Vitamin B boosts Argos

MIKE GANTER -- Sun Media

, Last Updated: 10:23 AM ET

If he could capsulize it, Mike (Pinball) Clemons said he would make a vitamin and then feed it to the rest of his players.

It being the instant energy that Michael Bishop brings to a football huddle and by extension the team for which he plays.

The Argos experienced it on Monday and hope to experience the same thing for the remaining nine games of the Argos' CFL regular season and right through to the Grey Cup.

"I can't define it," Clemons said. "When Michael Bishop comes in the game there is a different energy level and I think it's the excitement in his voice. He gets people excited on his own. You just feel like something is going to happen. He attacks the defence. He doesn't allow them to get comfortable."

DYNAMIC PLAYER

Receiver Andre Talbot said there definitely is something palpable with Bishop back in the huddle.

"He's such a dynamic player," Talbot said. "He can do so many things. If something is not open on one side he has the ability to scramble and come back to the other routes and make something happen."

Even Noel Prefontaine, the Argos' punter/placekicker and CFL special teams player of the week -- who rarely if ever has reason to be in a huddle with Bishop -- said there's just a different feel with him at the controls of the Argos offence.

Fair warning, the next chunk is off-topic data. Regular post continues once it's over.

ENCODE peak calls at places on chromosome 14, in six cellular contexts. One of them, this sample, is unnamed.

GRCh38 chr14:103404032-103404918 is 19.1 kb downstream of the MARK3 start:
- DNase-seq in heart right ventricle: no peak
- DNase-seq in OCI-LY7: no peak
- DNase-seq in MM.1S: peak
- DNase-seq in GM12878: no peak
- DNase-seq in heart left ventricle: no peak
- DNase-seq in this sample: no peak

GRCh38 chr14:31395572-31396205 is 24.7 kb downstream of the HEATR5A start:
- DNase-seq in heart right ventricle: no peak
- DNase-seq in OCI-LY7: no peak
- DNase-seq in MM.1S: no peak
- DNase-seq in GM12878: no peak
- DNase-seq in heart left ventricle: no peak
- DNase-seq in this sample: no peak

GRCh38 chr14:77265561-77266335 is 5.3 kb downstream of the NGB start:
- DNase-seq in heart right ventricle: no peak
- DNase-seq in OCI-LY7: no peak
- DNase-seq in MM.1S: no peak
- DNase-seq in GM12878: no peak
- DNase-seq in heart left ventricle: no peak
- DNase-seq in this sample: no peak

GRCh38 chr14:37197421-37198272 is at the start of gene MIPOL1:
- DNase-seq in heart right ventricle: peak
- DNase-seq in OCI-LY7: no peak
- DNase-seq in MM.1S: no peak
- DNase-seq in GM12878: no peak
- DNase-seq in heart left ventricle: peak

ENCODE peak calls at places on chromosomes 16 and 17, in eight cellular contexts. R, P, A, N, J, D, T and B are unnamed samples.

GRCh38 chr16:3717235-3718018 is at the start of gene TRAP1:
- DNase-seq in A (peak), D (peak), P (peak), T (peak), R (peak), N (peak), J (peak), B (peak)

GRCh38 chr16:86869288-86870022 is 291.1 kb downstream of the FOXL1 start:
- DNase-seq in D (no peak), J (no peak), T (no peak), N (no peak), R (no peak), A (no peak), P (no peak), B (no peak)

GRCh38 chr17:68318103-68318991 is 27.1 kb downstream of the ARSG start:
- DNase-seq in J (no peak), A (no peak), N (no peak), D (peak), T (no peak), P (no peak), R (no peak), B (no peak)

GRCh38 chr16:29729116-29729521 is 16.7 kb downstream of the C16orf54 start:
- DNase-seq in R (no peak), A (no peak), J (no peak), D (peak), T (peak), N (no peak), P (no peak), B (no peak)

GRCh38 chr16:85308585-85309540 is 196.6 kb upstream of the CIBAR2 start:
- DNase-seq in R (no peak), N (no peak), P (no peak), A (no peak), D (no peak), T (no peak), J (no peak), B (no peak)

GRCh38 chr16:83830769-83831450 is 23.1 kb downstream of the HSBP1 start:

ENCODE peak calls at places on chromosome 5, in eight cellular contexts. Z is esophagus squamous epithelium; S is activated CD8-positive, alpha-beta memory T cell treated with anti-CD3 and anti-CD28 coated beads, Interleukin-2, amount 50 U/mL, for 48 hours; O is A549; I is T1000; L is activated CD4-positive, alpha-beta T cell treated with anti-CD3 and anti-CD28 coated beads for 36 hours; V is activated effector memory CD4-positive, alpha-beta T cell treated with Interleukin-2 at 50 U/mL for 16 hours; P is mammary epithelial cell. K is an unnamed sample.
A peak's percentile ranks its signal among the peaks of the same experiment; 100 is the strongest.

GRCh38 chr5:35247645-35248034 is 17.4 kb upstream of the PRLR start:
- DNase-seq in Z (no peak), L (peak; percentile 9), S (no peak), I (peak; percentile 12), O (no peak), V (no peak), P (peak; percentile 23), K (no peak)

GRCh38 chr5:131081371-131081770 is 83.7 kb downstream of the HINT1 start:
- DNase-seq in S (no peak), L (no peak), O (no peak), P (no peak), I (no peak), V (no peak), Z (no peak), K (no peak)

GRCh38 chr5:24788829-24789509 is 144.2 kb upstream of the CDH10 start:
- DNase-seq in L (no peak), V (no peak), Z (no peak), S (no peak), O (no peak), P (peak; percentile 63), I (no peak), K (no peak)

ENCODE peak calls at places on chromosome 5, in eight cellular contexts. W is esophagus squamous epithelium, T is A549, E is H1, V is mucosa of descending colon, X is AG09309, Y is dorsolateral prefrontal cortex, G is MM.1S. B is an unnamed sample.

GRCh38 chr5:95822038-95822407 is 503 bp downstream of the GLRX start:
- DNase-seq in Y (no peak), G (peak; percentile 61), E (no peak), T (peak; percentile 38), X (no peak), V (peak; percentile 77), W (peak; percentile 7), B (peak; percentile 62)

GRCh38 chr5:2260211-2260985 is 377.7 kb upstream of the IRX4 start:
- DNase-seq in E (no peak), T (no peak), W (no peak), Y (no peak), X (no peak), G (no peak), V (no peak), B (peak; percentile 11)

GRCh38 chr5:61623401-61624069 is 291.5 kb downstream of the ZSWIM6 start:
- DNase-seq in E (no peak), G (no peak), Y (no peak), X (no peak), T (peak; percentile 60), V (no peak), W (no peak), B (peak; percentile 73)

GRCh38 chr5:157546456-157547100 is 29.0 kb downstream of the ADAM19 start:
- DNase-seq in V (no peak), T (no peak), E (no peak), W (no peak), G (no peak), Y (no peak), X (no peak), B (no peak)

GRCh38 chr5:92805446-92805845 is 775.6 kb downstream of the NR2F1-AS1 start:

Clemons begins by suggesting the excitement starts as soon as Bishop begins talking in the huddle with that high-pitched tone of his.

But it's much more than just the voice.

"There is an out route, just a quick, little five-yard out route and he makes it impossible to cover," Clemons said. "He sticks that out route in the tightest position.

"Monday he threw an out to Tony Miles to the wide side of the field. He put it the only place that ball could have been. The defender had great coverage on it. He was underneath it, and he put it just over top of his head, a pinpoint pass. On the other side of that he'll throw the ball 70 yards downfield.

"So how, as a defender, do you stay close enough to cover the five-yard out and then maintain the proper relationship with the deep passes with his ability to throw the ball downfield? He just brings a different dimension to the game."

Despite helping the Argos to a win in his first game back on Monday after a seven-week absence, Bishop wasn't giving himself an overly generous grade on his own performance.

"There were some plays I left on the field," Bishop said. "I look at the tape and there was some things I was rusty on. I'll just try to improve on that this week. I'd give myself a C+."

What Bishop is satisfied with is what he did in the seven weeks between snaps.

After a tough first game on the sidelines, Bishop made the decision to make something positive out of being sidelined.

He took the opportunity to watch the game from a different angle, help out the receivers and the quarterbacks who filled in where he could. He says seeing the game from the sidelines has helped him as well.

"I now feel like I see things more clearly," he said. "I think it has made me a better quarterback."

Talbot, for one, said just by returning, Bishop has altered things for all the Argos who lost five in a row without him on the field.

"You start to lose and you start asking yourself, do we even have a chance?" Talbot said.

"Now we do have a chance and we have to just keep putting things together."

Bishop's not the only reason for that chance, but he is a big part of the Argos believing they have one.


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